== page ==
Advanced search

Ivy Screens....?

(9 Posts)
BornStroppy Thu 23-Feb-17 12:29:51

I want to put up some screening, we're in a cul de sac and have no fence or anything, and need some privacy!

Anybody tried Ivy screening? Does it look really contrived or would it ever grow wild? and...can i use it as a support dor climbing plants? Dont really wnt visible fence posts.

Im kind of shocked at the price - would prefer somthing cheaper but needs to be instant and green, and screens ar my only option i think.

JT05 Thu 23-Feb-17 13:20:25

Are you meaning real ivy? Or manufactured screening? I'd be wary about introducing a large amount of ivy, it can become unmanageable very quickly. It roots underground and can come up in lawns and flowerbeds. As a support for other climbers, - it would soon overgrown and choke them.
How about growing shrubs such as escalonia or laurel. Both grow quite quickly.

BornStroppy Thu 23-Feb-17 14:22:48

Hi JT, its these

a non aggressive ivy apparently

Id really like an instant hedge, but they're so expensive
I have no privacy whatsoever, people park right outside my window all the time, its getting so annoying

JT05 Thu 23-Feb-17 16:00:56

Thanks for the link Born. It looks very interesting. There is slow growing ivy, so I suppose they use that. I'm biased as I have a permanent battle with the everyday common stuff.
You could buy a couple and leave a gap between where you put a large pot of bamboo, it grows fast.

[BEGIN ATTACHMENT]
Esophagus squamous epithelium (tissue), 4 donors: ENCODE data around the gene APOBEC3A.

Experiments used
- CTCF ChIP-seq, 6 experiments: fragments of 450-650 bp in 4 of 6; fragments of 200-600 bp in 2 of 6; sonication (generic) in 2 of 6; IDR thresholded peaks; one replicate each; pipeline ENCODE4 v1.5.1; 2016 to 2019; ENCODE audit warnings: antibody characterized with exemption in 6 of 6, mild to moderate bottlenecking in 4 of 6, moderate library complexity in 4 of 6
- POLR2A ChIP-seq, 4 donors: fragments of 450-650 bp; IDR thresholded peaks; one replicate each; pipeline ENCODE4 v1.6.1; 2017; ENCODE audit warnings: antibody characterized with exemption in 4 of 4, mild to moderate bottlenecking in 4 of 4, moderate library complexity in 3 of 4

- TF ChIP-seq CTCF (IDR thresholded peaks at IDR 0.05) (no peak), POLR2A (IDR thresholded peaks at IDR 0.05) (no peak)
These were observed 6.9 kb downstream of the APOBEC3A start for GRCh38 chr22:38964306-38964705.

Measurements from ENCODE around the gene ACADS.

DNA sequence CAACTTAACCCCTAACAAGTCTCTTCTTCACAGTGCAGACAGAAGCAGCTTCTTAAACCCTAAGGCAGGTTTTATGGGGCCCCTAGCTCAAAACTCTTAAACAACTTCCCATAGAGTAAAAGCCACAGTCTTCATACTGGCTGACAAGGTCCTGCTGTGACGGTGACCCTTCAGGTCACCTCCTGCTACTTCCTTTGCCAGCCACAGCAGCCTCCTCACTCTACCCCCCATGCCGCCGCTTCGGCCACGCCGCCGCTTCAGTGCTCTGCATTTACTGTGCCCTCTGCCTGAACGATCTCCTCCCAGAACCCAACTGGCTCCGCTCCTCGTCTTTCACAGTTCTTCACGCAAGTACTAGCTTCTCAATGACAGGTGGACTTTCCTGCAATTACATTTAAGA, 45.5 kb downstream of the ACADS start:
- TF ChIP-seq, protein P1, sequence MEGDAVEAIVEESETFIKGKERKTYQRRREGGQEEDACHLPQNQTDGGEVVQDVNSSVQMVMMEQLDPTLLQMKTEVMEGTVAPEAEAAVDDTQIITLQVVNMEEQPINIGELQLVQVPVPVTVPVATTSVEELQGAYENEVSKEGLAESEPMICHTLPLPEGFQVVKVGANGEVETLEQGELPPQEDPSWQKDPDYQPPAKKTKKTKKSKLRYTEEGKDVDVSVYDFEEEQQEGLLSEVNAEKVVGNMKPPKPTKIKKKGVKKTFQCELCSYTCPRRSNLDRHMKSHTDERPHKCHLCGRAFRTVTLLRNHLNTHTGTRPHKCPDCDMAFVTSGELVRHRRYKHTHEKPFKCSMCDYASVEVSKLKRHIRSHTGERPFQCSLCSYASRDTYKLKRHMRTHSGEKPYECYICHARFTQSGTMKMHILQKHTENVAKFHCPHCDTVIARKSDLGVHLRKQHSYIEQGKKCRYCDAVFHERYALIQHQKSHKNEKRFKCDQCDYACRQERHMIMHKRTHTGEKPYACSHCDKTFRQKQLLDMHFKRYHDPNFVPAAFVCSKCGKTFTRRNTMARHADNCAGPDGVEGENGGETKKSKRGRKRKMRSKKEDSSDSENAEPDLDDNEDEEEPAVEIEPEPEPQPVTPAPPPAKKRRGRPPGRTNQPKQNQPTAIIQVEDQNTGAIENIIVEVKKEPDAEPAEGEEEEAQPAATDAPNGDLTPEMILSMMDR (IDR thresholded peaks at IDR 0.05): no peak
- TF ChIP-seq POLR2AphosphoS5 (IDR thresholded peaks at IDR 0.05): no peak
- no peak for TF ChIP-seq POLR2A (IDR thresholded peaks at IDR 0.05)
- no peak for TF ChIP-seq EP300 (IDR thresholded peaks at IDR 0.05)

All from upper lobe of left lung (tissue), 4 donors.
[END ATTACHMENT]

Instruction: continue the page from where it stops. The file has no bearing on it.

BornStroppy Thu 23-Feb-17 16:27:01

hmmm, after realising it would be c. £200/metre, I decided to go and get the bigest laurel plants i can find - so my 10 metre hedge will now cost me about £500 instead - relief all round.

And yes, i had a terrible battle with ivy in my last house, I even came from from my honeymoon to find it pushing its way through my window frame!

shovetheholly Fri 24-Feb-17 07:38:51

Is this for the front of your house? Can you describe your front garden a bit more?

I'd be cautious about shoving up a really high hedge in a front garden, especially if the street vernacular is open spaces. It can look really odd and feel a bit anti-social. Sometimes a well-placed shrub or two can achieve the same kind of effect without the severity.

BornStroppy Fri 24-Feb-17 07:48:30

My front garden is 37 metres long.....and five metres deep! It's awful, have absolutely no privacy whatsoever as we are also raised up a slope. There are only three houses in our cul de sac but any visitor always parks outside my lounge window and always on the pavement as the road is narrow.

I'm only hedging up to my front path I think, so about ten metres, just want an enclosed area so I can enjoy my front garden a bit, at the moment im never in it.

We are opposite somebody's side fence and there's hedges etc all around.

Im going to get the laurel put in and thin it from our side. i also think a hedge would offer the garden some depth, when ive been driving about, there are many many houses with a shallow front garden, and a hedge makes it seem less so. obscures the shallowness.

coolpatterngirl Fri 24-Feb-17 07:54:37

I'm looking at laurel hedging too at the moment. Do you mind my asking how big are the ones you found (and cost?)

BornStroppy Fri 24-Feb-17 08:07:11

Yes! They're big (2m) and £50 each from Evergreeen hedging.

they're also very helpful, i called them and they were amazing.

Join the discussion

Join the discussion

Registering is free, easy, and means you can join in the discussion, get discounts, win prizes and lots more.

Register now